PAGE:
Fans of the computer game Burnout Paradise ( http://criteriongames.com ) recently thought they were the victims of an internet spoof when they played it online.
As the cars in the game sped along an urban highway, players saw a billboard proclaiming: Early voting has begun.
The roadside advertisement directed people to www.voteforchange.com.
But this was no spoof. It was a commercial designed and paid for by Barack Obama’s campaign in the US election.
It’s not the only computer game incorporating ads for the Democratic Party candidate. Seventeen other online games also feature him.
It may seem like an odd battleground in the contest to be the next occupant of the White House, but it is an important channel for communicating with one particular demographic audience — men aged between 18 and 34.
Obama’s opponent, John McCain, has also entered the video game arena in a more modest fashion.
On his website, and on his supporters’ Facebook pages, he has a game called Pork Invaders — see www.johnmccain.com/videogame/invaders.
It’s based on the old Space Invaders format, and features pigs moving across the screen, representing “pork barrel” spending – that is, spending designed to benefit a particular candidate’s constituents. It’s just the latest development in the first US presidential race to be fought largely in cyberspace.
It contains many lessons for business when it comes to beating the competition.
And although I have no bias one way or the other, Obama seems to have won the battle.
To give you just one example why, the Illinois Senator’s supporters have brought out an application designed specifically for the iPhone. You can find it at http://my.barackobama.com/page/content/iphone.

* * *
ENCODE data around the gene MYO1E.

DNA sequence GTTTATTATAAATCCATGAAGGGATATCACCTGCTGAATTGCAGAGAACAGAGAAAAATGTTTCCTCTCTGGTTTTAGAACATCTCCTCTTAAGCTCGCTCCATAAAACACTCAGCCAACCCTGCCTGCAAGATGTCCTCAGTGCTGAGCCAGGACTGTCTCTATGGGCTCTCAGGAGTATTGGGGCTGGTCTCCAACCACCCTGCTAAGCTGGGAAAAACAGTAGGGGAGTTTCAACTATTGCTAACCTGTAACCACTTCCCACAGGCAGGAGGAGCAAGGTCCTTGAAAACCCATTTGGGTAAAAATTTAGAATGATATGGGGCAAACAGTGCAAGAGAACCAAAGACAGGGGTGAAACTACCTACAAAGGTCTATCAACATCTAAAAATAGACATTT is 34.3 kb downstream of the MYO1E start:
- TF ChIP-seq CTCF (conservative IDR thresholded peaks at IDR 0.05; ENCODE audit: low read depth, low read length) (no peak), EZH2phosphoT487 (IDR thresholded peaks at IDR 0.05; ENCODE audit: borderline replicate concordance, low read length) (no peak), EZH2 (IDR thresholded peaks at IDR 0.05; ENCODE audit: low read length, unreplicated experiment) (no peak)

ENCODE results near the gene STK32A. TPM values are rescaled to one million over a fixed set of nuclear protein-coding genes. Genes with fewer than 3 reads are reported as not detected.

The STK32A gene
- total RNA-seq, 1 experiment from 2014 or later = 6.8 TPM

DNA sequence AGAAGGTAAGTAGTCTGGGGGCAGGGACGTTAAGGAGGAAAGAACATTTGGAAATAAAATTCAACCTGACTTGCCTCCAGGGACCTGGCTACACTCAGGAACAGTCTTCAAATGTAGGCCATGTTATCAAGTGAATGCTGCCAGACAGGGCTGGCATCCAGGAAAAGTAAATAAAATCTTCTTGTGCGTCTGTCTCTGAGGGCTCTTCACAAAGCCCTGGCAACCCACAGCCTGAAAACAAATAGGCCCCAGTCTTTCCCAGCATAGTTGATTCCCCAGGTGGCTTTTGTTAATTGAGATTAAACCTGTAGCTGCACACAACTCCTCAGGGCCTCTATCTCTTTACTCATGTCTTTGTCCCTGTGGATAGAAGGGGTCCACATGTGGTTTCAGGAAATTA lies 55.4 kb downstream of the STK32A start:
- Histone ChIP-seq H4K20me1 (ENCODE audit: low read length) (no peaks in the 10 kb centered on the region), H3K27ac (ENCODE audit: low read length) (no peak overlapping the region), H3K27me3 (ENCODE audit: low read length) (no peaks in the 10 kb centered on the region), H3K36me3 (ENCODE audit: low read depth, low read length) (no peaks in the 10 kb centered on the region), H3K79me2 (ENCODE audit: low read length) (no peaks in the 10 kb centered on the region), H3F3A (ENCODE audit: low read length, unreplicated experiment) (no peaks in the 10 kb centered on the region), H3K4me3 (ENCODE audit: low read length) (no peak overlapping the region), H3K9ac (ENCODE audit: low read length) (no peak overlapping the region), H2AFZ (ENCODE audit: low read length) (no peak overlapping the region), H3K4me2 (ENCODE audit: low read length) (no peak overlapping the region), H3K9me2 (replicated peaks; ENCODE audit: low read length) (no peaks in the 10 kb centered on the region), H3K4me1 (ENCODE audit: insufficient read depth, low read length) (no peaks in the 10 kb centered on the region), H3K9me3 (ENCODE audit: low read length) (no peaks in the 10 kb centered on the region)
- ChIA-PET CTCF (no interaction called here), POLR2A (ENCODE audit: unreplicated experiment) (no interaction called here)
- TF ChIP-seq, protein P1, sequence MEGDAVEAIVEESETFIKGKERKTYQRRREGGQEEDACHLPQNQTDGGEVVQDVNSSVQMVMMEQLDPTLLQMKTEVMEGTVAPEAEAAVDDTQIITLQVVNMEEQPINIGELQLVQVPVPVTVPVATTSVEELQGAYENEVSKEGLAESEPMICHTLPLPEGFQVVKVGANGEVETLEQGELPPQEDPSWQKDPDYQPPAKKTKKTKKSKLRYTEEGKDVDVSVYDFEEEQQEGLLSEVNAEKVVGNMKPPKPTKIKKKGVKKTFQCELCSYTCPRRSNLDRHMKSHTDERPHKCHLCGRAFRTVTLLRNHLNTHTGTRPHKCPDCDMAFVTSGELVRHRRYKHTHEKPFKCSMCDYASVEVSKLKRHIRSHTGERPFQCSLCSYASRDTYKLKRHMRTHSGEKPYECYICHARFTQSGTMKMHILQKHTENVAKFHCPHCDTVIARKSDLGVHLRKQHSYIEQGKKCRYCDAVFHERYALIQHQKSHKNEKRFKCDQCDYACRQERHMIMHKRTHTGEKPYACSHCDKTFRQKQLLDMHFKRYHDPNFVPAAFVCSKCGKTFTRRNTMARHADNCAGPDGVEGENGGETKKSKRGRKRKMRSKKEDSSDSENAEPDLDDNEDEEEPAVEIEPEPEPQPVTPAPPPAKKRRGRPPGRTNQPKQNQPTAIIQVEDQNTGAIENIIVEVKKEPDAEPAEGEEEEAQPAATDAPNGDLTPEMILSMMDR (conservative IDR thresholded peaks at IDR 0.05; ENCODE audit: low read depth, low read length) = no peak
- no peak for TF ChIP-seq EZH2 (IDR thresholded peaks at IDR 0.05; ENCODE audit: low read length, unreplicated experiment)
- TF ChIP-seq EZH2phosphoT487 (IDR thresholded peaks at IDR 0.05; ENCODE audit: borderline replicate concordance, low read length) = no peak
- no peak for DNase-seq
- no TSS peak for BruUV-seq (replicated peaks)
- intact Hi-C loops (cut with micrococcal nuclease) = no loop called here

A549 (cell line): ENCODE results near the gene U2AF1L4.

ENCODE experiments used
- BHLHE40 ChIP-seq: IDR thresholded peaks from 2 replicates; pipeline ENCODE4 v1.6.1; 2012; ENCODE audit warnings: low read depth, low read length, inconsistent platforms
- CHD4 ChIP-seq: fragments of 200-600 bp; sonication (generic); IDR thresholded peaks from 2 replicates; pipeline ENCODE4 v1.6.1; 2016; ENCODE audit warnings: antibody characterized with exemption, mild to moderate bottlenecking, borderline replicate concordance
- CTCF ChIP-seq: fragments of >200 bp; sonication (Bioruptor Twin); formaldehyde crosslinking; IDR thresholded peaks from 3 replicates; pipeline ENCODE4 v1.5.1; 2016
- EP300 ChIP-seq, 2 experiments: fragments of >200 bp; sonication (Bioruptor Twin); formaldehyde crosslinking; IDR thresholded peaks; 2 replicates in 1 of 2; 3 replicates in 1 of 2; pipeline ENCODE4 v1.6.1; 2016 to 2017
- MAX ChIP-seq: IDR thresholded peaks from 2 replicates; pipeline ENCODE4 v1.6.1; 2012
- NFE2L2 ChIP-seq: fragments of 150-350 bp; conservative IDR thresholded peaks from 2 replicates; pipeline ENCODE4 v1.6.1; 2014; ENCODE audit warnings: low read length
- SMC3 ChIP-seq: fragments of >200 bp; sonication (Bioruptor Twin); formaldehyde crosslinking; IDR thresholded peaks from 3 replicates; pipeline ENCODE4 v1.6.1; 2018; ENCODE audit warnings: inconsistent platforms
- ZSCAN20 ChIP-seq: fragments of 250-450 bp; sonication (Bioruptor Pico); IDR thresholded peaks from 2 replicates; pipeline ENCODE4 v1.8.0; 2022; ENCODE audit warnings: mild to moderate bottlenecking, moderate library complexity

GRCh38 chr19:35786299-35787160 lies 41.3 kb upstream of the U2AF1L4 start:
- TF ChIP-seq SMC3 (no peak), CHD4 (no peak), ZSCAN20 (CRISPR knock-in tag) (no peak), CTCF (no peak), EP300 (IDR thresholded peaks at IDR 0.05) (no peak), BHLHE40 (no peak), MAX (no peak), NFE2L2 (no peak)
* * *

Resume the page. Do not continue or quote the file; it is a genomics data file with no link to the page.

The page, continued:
It feeds news reports, campaign talking points and videos to the user’s handset. It also uses the 3G iPhone’s GPS capabilities to return a list of the candidate’s local appearances.
The differences between Obama and McCain online are staggering.
On Twitter ( http://twitter.com) Obama has 91,000 people signed up to receive updates. McCain’s total is 2,100.
But the biggest difference is on YouTube. Obama’s channel ( www.youtube.com/barackobama) boasts nearly 17 million video views. McCain’s ( www.youtube.com/johnmccain) lags behind at just 1.6 million. Obama has also been clever in his use of niche channels on the web. Check out http://digg.com/users/ObamaforAmerica.
Previous candidates paved the way. Andrew Jackson made widespread use of the new mail system in the early 1800s. Abraham Lincoln used the newspapers.
And Franklin D Roosevelt mastered the medium of radio.
But Obama has demonstrated a skill in internet marketing that is quite staggering.
it’s much better to have a million friends than a million dollars
Starting with a relatively modest list of email addresses, he increased it dramatically with “viral” distribution of his message.
Each campaigner on his email list is encouraged to forward information to friends.
More email addresses were collected from the crowds each time he made a personal appearance.
He has made a deliberate point of targeting social networking sites.
And in terms of fundraising, he made the calculation that with his use of extended networks, it was easier to obtain 1,000 donations of $100 than one donation of $100,000.
As one leading business proponent of the web has said, it’s much better to have a million friends than a million dollars, because one will lead to the other if you use the network correctly.
You’ll find Gary Vaynerchuck, the man in question, at http://tv.winelibrary.com .
It’s all about getting people talking about you or your product. It’s also about brand recognition. All I have to do is say the word “change” and you know exactly what I mean.